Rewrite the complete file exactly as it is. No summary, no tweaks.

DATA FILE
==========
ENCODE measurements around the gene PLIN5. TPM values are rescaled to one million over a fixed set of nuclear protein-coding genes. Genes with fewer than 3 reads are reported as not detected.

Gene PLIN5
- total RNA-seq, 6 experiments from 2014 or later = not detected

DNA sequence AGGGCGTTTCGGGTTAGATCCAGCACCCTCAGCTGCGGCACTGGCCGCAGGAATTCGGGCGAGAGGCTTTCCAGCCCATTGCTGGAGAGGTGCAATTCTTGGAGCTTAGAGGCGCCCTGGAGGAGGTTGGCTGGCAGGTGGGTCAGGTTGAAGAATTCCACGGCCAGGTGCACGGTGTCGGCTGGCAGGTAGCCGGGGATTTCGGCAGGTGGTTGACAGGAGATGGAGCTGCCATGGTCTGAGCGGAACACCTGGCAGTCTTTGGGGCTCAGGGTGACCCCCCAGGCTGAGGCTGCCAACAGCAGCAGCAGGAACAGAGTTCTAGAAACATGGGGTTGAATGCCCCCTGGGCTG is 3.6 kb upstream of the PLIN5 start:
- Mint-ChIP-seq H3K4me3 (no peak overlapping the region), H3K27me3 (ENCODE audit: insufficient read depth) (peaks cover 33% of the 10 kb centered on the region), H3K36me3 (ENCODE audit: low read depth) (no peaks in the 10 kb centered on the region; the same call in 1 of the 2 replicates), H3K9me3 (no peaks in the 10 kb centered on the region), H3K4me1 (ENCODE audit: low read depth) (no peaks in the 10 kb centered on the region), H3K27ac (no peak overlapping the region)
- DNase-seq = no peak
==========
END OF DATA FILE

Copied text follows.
ENCODE measurements around the gene PLIN5. TPM values are rescaled to one million over a fixed set of nuclear protein-coding genes. Genes with fewer than 3 reads are reported as not detected.

Gene PLIN5
- total RNA-seq, 6 experiments from 2014 or later = not detected

DNA sequence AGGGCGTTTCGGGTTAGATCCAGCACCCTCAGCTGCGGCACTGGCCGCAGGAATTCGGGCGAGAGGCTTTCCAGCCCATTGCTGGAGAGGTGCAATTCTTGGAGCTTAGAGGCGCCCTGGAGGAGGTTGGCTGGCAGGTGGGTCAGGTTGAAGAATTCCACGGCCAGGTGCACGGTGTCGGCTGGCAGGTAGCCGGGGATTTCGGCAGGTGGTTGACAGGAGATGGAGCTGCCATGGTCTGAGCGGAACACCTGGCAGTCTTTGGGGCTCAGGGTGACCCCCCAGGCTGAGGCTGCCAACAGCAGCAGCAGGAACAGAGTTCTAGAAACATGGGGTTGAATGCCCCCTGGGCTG is 3.6 kb upstream of the PLIN5 start:
- Mint-ChIP-seq H3K4me3 (no peak overlapping the region), H3K27me3 (ENCODE audit: insufficient read depth) (peaks cover 33% of the 10 kb centered on the region), H3K36me3 (ENCODE audit: low read depth) (no peaks in the 10 kb centered on the region; the same call in 1 of the 2 replicates), H3K9me3 (no peaks in the 10 kb centered on the region), H3K4me1 (ENCODE audit: low read depth) (no peaks in the 10 kb centered on the region), H3K27ac (no peak overlapping the region)
- DNase-seq = no peak